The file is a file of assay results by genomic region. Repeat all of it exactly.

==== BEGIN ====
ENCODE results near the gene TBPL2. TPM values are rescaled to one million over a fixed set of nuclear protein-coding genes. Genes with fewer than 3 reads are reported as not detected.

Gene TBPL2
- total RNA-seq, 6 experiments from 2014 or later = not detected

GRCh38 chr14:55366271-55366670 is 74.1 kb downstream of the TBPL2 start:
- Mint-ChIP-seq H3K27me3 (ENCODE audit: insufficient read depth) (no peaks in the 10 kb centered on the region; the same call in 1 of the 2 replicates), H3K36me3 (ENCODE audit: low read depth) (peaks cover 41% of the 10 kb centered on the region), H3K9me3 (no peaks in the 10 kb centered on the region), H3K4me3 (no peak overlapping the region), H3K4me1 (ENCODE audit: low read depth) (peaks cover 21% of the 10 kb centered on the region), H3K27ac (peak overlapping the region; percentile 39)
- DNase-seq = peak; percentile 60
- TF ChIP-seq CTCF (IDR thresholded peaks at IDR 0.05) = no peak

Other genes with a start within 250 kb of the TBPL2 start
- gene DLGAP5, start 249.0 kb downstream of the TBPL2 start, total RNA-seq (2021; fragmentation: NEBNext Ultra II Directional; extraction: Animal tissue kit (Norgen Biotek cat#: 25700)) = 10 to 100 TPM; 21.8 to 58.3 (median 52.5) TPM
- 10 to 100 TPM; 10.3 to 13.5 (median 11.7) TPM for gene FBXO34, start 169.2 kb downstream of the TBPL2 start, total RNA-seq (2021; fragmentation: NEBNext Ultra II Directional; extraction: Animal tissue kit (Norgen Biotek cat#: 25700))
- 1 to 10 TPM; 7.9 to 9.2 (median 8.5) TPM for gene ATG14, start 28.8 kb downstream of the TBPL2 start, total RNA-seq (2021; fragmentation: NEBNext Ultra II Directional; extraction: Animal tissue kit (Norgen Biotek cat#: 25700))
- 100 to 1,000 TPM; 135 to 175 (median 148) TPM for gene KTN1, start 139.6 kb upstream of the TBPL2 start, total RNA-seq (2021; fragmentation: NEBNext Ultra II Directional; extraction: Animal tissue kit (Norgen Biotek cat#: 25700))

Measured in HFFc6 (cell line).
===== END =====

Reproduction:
ENCODE results near the gene TBPL2. TPM values are rescaled to one million over a fixed set of nuclear protein-coding genes. Genes with fewer than 3 reads are reported as not detected.

Gene TBPL2
- total RNA-seq, 6 experiments from 2014 or later = not detected

GRCh38 chr14:55366271-55366670 is 74.1 kb downstream of the TBPL2 start:
- Mint-ChIP-seq H3K27me3 (ENCODE audit: insufficient read depth) (no peaks in the 10 kb centered on the region; the same call in 1 of the 2 replicates), H3K36me3 (ENCODE audit: low read depth) (peaks cover 41% of the 10 kb centered on the region), H3K9me3 (no peaks in the 10 kb centered on the region), H3K4me3 (no peak overlapping the region), H3K4me1 (ENCODE audit: low read depth) (peaks cover 21% of the 10 kb centered on the region), H3K27ac (peak overlapping the region; percentile 39)
- DNase-seq = peak; percentile 60
- TF ChIP-seq CTCF (IDR thresholded peaks at IDR 0.05) = no peak

Other genes with a start within 250 kb of the TBPL2 start
- gene DLGAP5, start 249.0 kb downstream of the TBPL2 start, total RNA-seq (2021; fragmentation: NEBNext Ultra II Directional; extraction: Animal tissue kit (Norgen Biotek cat#: 25700)) = 10 to 100 TPM; 21.8 to 58.3 (median 52.5) TPM
- 10 to 100 TPM; 10.3 to 13.5 (median 11.7) TPM for gene FBXO34, start 169.2 kb downstream of the TBPL2 start, total RNA-seq (2021; fragmentation: NEBNext Ultra II Directional; extraction: Animal tissue kit (Norgen Biotek cat#: 25700))
- 1 to 10 TPM; 7.9 to 9.2 (median 8.5) TPM for gene ATG14, start 28.8 kb downstream of the TBPL2 start, total RNA-seq (2021; fragmentation: NEBNext Ultra II Directional; extraction: Animal tissue kit (Norgen Biotek cat#: 25700))
- 100 to 1,000 TPM; 135 to 175 (median 148) TPM for gene KTN1, start 139.6 kb upstream of the TBPL2 start, total RNA-seq (2021; fragmentation: NEBNext Ultra II Directional; extraction: Animal tissue kit (Norgen Biotek cat#: 25700))

Measured in HFFc6 (cell line).